Consumption of beef/veal/lamb in Australian children: Intake, nutrient contribution and comparison with other meat, poultry and fish categories

Jane Bowen, Danielle Baird, Julie Syrette, Manny Noakes, Katrine Baghurst

Research output: Contribution to journalArticlepeer-review

9 Citations (Scopus)


Aim: To describe reported consumption of meat for children using the 2007 Australian National Children's Nutrition and Physical Activity Survey. Methods: One-day, weighted data are described for consumption of meat, poultry and fish consumed as 'cuts' and from mixed dishes. Data are presented for all children by age groups (2-3 years, 4-8 years, 9-13years, 14-16 years) and gender. Trimming practices, time and place of consumption, and nutrient contributions are described. Results: Ninety per cent of children reported consuming meat, poultry or fish on the day surveyed. Reported mean consumption of all beef/veal/lamb, pork/ham/bacon, poultry and fish ranged from 52g in 2 to 3-year-old boys to 161g in 14 to 16-year-old boys; and was lower in 9 to 16-year-olds girls; 98g. Mean reported consumption of beef/veal/lamb was 21-64g for boys and 23-36g for girls, depending on age group. For meals where the meat, poultry or fish were identified individually, meals with beef/veal/lamb contained more vegetables (159g) than pork/ham/bacon (50g) and poultry (110g). The beef/veal/lamb was fully (20%) or semi-trimmed (58%), and 49% of minced beef/veal/lamb was lean. Sixty-eight per cent of respondents reported eating poultry with the skin removed. Across all age groups, beef/veal/lamb in cuts and mixed dishes contributed 4% of total energy, 6% of total fat, 5% of saturated fat, 46% of haem iron, 18% of zinc and 21% of long-chain omega-3 fatty acid intake. Conclusions: These findings help to inform evidence-based individual or population-level recommendations.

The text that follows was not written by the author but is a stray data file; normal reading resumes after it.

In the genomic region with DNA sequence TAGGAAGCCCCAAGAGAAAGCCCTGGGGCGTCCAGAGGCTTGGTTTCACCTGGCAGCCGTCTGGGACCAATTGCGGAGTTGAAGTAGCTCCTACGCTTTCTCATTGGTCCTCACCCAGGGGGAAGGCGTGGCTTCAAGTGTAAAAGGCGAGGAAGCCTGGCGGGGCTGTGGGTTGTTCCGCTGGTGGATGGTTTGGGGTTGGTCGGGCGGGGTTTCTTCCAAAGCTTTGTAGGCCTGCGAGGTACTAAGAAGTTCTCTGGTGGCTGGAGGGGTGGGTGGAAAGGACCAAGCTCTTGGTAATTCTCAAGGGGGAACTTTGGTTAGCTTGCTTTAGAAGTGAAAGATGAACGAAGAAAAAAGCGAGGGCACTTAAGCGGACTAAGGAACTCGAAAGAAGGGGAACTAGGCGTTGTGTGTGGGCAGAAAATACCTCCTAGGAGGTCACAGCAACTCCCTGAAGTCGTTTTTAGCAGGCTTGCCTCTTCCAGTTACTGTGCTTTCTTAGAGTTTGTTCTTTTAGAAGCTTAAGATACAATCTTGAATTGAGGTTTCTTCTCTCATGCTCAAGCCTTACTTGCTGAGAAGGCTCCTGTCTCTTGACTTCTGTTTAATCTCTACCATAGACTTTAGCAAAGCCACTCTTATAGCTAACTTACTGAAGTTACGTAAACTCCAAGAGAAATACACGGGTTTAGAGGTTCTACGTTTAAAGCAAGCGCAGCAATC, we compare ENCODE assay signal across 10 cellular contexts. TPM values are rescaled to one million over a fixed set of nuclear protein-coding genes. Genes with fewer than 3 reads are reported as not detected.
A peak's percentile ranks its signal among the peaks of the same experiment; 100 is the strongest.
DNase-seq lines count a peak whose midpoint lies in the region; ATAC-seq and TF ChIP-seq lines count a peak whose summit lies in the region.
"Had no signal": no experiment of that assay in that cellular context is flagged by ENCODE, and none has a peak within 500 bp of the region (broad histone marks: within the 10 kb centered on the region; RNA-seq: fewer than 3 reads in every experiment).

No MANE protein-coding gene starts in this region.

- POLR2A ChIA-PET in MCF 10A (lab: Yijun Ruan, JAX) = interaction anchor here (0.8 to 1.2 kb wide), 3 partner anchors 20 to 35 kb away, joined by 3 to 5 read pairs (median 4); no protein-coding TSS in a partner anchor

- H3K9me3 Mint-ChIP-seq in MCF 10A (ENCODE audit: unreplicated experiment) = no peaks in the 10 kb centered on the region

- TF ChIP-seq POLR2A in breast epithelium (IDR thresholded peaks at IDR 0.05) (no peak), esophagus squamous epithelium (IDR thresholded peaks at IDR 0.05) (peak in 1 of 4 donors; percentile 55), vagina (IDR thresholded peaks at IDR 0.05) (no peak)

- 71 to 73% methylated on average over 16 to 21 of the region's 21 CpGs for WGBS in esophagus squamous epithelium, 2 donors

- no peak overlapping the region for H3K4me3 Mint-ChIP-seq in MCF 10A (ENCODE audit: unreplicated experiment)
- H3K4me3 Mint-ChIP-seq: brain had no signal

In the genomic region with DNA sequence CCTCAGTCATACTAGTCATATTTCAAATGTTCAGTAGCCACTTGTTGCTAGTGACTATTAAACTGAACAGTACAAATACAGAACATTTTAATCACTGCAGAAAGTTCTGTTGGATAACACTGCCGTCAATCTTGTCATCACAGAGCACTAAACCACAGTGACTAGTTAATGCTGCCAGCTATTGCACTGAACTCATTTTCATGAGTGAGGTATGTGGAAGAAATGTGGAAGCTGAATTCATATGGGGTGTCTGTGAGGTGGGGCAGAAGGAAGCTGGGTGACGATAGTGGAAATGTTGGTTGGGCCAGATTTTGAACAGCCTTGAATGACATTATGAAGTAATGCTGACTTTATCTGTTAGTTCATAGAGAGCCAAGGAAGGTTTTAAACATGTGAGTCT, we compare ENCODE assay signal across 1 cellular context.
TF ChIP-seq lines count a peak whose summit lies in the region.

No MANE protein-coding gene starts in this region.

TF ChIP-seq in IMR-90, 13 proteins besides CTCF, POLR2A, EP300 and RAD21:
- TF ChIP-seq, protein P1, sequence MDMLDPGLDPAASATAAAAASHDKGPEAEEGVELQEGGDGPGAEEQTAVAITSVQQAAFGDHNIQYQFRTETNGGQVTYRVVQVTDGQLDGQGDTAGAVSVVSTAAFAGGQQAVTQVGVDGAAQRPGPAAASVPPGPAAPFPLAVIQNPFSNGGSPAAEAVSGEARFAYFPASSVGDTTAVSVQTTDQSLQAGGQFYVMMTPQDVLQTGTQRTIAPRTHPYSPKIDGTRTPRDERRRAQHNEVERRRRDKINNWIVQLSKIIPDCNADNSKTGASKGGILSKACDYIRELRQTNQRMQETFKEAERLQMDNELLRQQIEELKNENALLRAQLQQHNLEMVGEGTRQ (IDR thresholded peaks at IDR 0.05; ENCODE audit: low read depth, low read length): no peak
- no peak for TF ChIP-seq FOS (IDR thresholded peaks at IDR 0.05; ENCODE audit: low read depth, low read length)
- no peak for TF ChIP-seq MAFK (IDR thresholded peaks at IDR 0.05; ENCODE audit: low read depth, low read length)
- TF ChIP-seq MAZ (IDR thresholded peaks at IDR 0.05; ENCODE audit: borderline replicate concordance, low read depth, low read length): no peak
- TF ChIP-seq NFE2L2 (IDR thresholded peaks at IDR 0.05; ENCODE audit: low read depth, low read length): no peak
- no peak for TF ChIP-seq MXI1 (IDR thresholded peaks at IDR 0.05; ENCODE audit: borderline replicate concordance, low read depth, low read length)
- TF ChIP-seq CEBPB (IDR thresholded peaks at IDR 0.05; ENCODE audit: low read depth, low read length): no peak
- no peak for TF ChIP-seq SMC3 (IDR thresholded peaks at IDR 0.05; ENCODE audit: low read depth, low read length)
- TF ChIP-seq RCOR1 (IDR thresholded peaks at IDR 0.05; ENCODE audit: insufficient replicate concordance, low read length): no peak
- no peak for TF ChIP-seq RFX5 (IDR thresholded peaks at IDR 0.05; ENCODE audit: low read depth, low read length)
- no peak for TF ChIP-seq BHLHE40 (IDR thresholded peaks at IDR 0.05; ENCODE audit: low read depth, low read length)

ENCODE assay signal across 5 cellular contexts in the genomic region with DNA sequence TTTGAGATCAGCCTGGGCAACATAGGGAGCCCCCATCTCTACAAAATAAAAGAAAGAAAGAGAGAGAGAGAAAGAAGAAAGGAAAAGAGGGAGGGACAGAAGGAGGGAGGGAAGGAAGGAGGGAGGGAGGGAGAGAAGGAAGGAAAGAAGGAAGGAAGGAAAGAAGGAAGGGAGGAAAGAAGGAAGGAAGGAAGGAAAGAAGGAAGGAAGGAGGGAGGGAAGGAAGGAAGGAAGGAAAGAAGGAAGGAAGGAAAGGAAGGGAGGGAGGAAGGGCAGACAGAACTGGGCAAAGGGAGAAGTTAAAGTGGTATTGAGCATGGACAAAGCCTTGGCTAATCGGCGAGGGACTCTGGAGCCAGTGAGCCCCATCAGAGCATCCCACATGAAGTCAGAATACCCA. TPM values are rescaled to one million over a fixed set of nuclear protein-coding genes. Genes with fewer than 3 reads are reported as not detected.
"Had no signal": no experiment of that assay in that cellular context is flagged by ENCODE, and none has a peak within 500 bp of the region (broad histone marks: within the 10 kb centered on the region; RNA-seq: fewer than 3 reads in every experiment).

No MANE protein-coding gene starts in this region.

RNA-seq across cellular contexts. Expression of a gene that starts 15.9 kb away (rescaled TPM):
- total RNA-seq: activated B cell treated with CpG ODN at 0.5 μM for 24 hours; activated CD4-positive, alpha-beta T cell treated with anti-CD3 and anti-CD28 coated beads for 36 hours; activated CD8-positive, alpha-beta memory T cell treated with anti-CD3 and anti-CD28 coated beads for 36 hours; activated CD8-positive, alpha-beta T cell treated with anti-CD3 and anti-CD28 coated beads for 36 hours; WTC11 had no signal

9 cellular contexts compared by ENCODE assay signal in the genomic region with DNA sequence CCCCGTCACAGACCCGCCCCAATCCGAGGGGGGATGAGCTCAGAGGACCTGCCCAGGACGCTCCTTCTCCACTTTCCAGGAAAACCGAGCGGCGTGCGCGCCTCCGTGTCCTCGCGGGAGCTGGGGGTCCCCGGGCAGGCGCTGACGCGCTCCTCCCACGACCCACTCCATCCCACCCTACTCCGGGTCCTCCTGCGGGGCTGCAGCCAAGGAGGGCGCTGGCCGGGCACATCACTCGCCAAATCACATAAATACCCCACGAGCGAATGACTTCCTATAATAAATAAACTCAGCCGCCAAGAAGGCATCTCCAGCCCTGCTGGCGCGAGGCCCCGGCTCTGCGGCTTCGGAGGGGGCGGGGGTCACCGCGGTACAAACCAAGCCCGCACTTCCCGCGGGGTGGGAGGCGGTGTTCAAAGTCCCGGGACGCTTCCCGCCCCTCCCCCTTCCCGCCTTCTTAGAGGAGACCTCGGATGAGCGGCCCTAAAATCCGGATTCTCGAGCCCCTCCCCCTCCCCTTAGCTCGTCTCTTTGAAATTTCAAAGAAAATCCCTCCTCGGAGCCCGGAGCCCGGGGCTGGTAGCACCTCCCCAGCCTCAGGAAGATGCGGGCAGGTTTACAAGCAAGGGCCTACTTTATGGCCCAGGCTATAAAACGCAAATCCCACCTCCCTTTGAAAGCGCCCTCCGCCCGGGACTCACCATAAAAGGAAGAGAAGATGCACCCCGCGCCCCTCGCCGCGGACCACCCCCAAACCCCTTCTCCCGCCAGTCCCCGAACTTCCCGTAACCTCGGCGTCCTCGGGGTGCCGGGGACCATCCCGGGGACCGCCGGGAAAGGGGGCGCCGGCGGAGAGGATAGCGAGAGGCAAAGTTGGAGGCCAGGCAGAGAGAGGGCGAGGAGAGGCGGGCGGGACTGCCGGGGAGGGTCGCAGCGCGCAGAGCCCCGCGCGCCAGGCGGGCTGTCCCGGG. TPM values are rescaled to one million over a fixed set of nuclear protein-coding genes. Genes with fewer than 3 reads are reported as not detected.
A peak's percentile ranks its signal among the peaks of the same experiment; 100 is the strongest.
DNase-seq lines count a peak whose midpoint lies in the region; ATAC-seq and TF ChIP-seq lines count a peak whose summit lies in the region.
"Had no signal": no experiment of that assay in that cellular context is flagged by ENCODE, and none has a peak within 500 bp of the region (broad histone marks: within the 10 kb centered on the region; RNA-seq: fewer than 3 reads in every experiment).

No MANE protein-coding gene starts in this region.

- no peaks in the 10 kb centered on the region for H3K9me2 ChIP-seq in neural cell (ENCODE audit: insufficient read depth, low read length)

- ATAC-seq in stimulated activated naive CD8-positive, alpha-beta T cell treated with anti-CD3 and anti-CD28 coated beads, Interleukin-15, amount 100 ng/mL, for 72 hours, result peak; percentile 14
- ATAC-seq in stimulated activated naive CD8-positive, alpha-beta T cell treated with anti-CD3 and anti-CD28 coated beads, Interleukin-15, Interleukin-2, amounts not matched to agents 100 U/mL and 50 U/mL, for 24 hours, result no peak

Original languageEnglish
Pages (from-to)1-16
Number of pages16
JournalNutrition and Dietetics
Issue numberSUPPL. 2
Publication statusPublished or Issued - 1 Dec 2012


  • Child
  • Meat consumption
  • National survey

ASJC Scopus subject areas

  • Nutrition and Dietetics

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